It would be unfair to say we weren’t warned. Pharmaceutical Services Negotiating Committee (PSNC) CEO Simon Dukes and director of funding Mike Dent were both keen to stress to contractors last month that the sector “owes a lot of money” to the government from the overpayment of margins – an admirable attempt at expectation-setting.
PSNC’s previous plan had been to enter negotiations with an outline for a service-focused contract – a sensible move for both pharmacies and an over-burdened NHS. But what we are left with is a continuation of the funding cuts for at least another five months.
The negotiator seems to be playing the long game – accepting the frozen funding level with good grace, in the hope the government will, in the words of Mr Dukes, “see this agreement as a signal of our willingness to work with them in the future”. It’s not a bad strategy for a player with little bargaining power. The question is: is this a game the Department of Health and Social Care (DH) even wants to play?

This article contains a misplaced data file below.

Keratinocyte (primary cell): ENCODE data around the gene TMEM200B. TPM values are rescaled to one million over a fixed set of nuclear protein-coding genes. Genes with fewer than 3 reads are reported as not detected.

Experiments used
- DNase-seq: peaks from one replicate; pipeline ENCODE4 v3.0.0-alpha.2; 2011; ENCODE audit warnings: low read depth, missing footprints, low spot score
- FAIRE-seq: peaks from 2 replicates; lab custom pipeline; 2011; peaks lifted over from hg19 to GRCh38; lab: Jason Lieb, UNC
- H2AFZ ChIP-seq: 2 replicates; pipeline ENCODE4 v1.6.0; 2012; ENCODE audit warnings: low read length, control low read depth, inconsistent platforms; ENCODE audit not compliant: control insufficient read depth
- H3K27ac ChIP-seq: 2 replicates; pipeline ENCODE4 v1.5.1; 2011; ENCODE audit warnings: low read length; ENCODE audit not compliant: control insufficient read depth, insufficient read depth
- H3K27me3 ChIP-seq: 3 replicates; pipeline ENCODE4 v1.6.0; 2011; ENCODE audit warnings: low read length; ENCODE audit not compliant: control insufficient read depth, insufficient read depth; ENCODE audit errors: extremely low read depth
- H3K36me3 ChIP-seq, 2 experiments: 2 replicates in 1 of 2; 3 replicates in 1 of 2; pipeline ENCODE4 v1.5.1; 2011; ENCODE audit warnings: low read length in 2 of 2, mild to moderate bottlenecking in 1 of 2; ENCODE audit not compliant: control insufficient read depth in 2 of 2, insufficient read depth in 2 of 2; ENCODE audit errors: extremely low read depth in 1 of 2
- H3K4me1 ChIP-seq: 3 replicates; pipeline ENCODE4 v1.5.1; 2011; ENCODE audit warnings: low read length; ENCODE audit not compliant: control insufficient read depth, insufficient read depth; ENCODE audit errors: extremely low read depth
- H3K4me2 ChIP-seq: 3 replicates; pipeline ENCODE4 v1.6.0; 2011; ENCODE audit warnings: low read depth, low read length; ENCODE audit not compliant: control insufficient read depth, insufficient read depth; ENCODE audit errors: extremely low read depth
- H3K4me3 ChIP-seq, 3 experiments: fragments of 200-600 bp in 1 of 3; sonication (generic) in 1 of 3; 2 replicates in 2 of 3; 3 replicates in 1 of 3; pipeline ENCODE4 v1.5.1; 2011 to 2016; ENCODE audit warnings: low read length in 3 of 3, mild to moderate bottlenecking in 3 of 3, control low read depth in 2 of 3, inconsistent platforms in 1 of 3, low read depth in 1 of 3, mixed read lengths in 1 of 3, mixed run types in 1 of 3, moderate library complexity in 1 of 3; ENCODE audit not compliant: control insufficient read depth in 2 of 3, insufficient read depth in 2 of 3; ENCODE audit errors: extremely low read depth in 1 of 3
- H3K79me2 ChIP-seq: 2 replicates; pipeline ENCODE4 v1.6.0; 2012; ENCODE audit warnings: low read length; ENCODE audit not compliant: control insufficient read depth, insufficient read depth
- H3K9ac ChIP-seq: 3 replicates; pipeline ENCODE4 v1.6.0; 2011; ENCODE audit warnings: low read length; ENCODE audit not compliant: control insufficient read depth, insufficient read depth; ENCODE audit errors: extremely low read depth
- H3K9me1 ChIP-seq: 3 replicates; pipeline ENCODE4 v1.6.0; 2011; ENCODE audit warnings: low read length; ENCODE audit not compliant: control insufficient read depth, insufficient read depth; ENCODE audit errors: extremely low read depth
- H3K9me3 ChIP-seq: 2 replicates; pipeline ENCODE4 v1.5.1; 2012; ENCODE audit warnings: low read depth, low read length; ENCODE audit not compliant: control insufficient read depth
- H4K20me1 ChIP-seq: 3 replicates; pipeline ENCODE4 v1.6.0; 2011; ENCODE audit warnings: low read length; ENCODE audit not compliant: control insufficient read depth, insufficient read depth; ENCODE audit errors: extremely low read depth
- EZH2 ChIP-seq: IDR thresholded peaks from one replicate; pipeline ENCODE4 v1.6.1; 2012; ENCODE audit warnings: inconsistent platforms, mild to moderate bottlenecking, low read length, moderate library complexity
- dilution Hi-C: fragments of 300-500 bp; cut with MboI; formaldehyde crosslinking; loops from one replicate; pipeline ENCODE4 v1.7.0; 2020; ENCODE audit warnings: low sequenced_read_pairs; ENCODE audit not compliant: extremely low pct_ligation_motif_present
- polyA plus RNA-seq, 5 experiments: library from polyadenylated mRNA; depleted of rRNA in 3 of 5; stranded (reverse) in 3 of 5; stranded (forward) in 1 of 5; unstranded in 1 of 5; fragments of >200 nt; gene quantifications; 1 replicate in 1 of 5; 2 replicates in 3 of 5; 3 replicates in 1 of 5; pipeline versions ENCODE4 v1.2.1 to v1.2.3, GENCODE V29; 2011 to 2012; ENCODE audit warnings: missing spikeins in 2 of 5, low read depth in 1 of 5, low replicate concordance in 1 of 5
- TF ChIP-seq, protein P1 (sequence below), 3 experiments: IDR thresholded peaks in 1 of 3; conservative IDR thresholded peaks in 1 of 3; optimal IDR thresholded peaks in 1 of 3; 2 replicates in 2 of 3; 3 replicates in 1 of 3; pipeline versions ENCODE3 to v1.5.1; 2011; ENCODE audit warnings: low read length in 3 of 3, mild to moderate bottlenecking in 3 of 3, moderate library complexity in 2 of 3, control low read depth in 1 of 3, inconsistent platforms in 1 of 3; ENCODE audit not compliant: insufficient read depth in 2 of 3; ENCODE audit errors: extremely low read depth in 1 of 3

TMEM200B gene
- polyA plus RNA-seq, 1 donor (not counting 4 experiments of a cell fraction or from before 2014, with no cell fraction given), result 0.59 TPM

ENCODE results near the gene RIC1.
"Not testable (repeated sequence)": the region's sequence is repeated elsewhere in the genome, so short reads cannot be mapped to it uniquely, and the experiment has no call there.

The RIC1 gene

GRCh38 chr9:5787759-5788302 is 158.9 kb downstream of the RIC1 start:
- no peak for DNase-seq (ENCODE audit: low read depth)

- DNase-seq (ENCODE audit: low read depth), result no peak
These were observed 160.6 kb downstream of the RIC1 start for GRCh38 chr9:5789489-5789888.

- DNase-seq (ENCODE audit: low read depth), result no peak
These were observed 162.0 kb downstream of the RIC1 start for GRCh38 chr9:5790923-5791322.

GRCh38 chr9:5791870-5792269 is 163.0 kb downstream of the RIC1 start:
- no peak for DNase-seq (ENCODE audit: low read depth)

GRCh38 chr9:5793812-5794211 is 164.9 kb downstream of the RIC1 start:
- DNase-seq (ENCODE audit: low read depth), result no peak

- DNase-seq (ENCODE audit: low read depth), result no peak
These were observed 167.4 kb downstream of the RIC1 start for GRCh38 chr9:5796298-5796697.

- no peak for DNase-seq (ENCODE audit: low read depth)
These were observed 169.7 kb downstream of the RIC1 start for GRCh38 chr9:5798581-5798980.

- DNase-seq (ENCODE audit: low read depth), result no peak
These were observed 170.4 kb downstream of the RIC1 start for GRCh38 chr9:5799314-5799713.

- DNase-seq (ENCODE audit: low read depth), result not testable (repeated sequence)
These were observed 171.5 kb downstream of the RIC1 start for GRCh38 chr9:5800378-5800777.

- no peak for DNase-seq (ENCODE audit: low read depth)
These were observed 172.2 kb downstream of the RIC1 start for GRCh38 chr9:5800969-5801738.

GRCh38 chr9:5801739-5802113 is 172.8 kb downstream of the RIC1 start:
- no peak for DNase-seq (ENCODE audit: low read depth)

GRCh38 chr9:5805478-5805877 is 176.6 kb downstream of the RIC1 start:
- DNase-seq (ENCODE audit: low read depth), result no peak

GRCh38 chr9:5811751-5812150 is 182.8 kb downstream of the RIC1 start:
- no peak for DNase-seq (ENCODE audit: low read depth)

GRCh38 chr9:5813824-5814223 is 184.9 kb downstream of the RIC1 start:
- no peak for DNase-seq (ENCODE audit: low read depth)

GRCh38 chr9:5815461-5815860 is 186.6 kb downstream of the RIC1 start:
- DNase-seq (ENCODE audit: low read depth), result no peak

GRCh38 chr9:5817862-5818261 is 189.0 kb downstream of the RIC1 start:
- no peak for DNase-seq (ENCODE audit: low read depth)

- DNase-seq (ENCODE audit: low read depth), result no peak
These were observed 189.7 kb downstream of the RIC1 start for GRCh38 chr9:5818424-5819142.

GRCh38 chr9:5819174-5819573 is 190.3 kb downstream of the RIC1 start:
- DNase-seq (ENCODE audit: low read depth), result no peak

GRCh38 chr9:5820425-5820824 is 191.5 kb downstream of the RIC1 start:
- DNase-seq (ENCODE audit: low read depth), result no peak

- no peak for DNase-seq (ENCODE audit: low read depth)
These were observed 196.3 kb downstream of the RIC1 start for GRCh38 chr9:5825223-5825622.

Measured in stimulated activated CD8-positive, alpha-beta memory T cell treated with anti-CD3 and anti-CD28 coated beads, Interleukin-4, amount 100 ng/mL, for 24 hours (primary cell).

When the funding cuts were introduced in December 2016, the government could plead ignorance as to how it would impact pharmacies, which chancellor Philip Hammond insisted to Theresa May were “over-subsidised” in any case. Two years later, with the annual rate of pharmacy closures having ballooned from a pre-2016 average of 40 to an estimated 165 between October 2016 and July 2018 alone, it’s hard to argue the cuts haven’t done real damage.
In recent months, the government’s attitude has outwardly softened, with health minister Matt Hancock praising pharmacy services to GPs, and pharmacy minister Steve Brine critiquing the current contract as “sluggish” and telling C+D he wants to see “fair and sustainable” funding. But these good intentions didn’t seem to make it into the negotiation room.
As the NHS braces for another season of unsustainable winter pressures across secondary care, the government would have done well to heed the words of High Court judge Justice Collins when he summarised the potential effects of the funding cuts last year: “The concern that there will be pressures on GPs in deprived areas – where they are scarcer – and on A&E units in hospitals is a real one.”
Instead of funding pharmacies to divert patients away from hospitals at this critical time, the DH will burden them with a “cashflow dip” in January, courtesy of an upcoming 3p drop in the single activity fee. If either Mr Hancock or Mr Brine are serious about making use of pharmacy’s potential – now is the time to act.
Have funding cuts affected your pharmacy in the last 12 months? Is the picture different in Scotland, Northern Ireland and Wales? Take the C+D Salary Survey and tell us how community pharmacy across the UK is faring – complete the survey here.